Some of the sweltering hot summer days gave me a chance to exercise my special treatment of being the only girl. While the boys were told to stay outside until dinner was ready, I was allowed to stay in and help out. Most of the time, I hated that I had to help with the “womanly” chores of cleaning, washing and drying dishes, vacuuming and dusting, but on those days I used it to my advantage. I would sit inside like a queen while they sweated it out. Then would come a beautiful Saturday morning when I would be asked to clean inside the house and the boys got yard duty. I would longingly look out the window at them “cutting the grass” while throwing the football and talking with the other neighborhood kids.

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Sometimes those boys just made it too easy to be the good one. Report card day was a repeat of events every nine weeks: “Don’t tell mom and dad you got your report card today. We will be so grounded.” But, I did. I always came out ahead on report card day!

It’s comical how a family can be at each other’s throats but the moment an outsider says anything negative about a member, the family bonds together like glue. That was definitely us. We could pick on each other all we wanted, but don’t you dare!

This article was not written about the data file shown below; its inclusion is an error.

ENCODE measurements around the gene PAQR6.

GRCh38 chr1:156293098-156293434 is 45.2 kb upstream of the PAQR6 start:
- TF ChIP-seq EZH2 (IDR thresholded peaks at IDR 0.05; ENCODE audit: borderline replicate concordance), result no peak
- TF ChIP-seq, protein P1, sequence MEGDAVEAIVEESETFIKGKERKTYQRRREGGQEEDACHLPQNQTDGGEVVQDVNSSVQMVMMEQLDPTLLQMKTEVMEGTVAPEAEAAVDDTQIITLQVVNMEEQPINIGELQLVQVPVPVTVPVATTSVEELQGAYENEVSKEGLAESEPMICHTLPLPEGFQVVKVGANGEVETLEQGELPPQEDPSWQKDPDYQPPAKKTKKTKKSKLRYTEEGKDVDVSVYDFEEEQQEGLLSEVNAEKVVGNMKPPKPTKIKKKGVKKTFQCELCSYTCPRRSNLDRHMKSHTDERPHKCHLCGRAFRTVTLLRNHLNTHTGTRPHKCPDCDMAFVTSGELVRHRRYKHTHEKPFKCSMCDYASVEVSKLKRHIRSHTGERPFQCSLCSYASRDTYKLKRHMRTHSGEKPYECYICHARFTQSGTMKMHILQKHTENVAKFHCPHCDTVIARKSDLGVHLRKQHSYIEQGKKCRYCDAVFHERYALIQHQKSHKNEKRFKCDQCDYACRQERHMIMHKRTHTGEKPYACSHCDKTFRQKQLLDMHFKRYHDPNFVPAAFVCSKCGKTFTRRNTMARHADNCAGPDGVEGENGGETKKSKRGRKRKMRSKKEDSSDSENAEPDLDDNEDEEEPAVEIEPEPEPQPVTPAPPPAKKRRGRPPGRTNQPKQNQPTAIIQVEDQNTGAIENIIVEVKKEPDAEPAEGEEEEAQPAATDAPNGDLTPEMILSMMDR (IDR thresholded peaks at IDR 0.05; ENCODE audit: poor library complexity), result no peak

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Although I would never let anything bad happen to them at the hands of anyone else, I have accidentally inflicted pain on each of them at some point. There was the incident of me swinging a golf club too close to Dallas’ face. The result was an eye swollen shut. Another time I may have pushed Nick in his Playschool swing right into Steven’s face, resulting in stitches above his eyebrow. Then there is that mishap when a Q-Tip was accidentally shoved into Sean’s ear causing his eardrum to bust. They always said those things are bad for the inner ear. Sometimes the boys accuse me of having ill intentions, but I maintain these were all accidents resulting from my clumsiness and not pay-back for all those years of aggravation.

The stories of the tattling, picking and aggravating are numerous, but I couldn’t picture life without my brothers. I have to give them credit for making me tough, giving me confidence and always defending me.  Because of my four protectors, I learned that I deserve respect from all men and to never settle for less than that.   When I reflect on my childhood with all brothers, I truly think, Lucky Me.